Neil S Berman
Expert Numismatist & Rare Coinand Currency Dealer
Amador County, located along the central part of the Mother Lode, was the second largest gold producing county in California. The district supported towns such as Jackson, Sutter Creek and Amador City, holding mines such as the Kennedy, Bunker Hill, and Keystone mines. The original lode of John C. Fremont and the Mariposa Estate can be traced directly to the Keystone mine.
The Amador Canal and Mining Company had its roots as the Sutter Canal and Mining Company, which began in 1870. They had purchased the rights of the Butte Ditch Company, a company formed to acquire and supply water to hydraulic mines and a few quartz mines. Their work was under funded, and the Amador Canal & Mining Company was formed and purchased the assets in 1873. The new company completed the ditch, providing water to mills which greatly lowered their operating costs. It remained in operation until well after 1881. [Ref: Mason, J: History of Amador County; 1881, pg 266-267] Ross Raymond, U.S. Mineral Commissioner, stated in 1874 that this company was one of the most important of the region: “This canal is intended to supply with motive power the hoisting works and mills of the various mines on the Mother Lode in this country . . . for sixteen months, the work was prosecuted steadily, until the canal was completed to its junction with the old Butte ditch, a distance of thirty five miles from the reservoir at Sutter Creek.”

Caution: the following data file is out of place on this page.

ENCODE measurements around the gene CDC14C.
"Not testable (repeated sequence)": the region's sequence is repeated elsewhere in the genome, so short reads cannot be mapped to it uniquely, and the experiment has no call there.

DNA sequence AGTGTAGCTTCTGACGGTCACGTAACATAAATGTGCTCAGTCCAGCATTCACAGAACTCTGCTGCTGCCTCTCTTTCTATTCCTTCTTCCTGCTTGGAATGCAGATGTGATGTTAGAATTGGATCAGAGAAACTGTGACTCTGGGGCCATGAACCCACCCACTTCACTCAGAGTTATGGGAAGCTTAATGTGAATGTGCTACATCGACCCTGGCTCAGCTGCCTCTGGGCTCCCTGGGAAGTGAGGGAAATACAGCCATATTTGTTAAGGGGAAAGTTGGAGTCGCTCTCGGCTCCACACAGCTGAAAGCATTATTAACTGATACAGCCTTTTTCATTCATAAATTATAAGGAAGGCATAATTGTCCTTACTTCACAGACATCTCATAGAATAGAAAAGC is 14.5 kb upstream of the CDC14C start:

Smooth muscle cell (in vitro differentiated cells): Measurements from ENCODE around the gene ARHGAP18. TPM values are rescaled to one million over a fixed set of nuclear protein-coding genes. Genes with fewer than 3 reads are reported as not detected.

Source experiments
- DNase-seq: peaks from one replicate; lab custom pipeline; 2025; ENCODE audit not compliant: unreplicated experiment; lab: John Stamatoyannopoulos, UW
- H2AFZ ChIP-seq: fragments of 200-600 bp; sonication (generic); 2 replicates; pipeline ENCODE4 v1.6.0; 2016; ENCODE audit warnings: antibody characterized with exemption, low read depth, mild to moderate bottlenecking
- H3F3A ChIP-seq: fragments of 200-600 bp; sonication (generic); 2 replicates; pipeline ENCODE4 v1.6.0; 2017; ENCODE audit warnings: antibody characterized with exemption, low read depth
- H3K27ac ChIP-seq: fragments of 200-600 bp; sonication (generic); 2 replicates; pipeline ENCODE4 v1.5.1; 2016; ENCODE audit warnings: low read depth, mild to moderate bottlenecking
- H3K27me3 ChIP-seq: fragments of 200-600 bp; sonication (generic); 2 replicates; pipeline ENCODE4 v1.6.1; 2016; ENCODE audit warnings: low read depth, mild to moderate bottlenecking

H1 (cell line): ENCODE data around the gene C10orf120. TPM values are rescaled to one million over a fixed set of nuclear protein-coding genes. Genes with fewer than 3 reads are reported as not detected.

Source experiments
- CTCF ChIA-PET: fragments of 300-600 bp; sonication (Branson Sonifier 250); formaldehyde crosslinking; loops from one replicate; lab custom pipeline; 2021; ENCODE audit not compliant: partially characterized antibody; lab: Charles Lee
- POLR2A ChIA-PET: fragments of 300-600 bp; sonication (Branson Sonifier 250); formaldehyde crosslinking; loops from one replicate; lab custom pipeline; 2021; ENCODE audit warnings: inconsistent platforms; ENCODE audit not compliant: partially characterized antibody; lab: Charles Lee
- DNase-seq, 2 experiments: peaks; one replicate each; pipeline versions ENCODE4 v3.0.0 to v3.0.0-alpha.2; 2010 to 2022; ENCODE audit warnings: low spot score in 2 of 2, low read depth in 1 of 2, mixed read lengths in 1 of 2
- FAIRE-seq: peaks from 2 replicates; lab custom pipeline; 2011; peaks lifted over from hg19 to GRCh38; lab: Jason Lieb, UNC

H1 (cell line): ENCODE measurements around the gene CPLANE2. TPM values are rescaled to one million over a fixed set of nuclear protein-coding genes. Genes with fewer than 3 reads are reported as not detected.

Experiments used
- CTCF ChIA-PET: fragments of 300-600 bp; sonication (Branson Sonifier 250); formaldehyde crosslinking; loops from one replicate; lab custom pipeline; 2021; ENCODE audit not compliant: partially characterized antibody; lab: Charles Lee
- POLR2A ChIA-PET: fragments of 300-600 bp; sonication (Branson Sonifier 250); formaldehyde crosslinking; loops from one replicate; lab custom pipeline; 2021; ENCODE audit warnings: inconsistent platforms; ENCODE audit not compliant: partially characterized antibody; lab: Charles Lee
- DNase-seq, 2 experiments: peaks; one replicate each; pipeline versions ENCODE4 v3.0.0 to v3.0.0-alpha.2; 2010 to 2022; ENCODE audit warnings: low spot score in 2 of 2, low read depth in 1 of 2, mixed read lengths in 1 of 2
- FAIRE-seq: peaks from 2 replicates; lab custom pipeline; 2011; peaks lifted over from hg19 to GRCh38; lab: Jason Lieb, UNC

Unfortunately, the Butte ditch portion suffered losses of water by evaporation that were unacceptable, and a new ditch to the Mokelumne River had to be dug. The ditch was designed to be full at three feet, five feet wide at the bottom, eight feet wide at the top, with a grade of eight feet per mile, set to deliver 55 cubic feet of water per minute. Sherman Day was the mine engineer in charge of the project in 1873 and 1874. Day consulted with Henry Knight, superintendent of the successful Natoma Canal at Folsom. In the field the company was run by General Alexander. The company had drawn contracts with many of the larger gold producing mines, such as the Amador, Oneida, Maxwell, Keystone mining companies, and hoped for contracts with the Kennedy, Downes, Mahoney and Summit Mining companies. [Ref: Raymond, Mines and Mining West of the Rocky Mountains, 1875, pgs 69-71]
The signors of this One Dollar Scrip note, President J.S. Emery and Secretary, V.N. Van Brunt were not San Francisco residents in 1873 or 1875 as might be expected from a note with a San Francisco dateline, and were probably Amador residents. The note was issued to C.M. Gerrow, also not apparently a San Francisco resident.
This note is one of the great California scrip or private currency rarities, with perhaps three known specimens. This is an R8 and the finest specimen of the three. $12,500.
© 2013. Donald Kagin. All rights reserved. Used with permission.
Neil S. Berman is an expert numismatist and a dealer in rare coins and currency. His business is located in Westchester County NY. For professional advice about most collectables contact Neil. Comments and questions are welcome.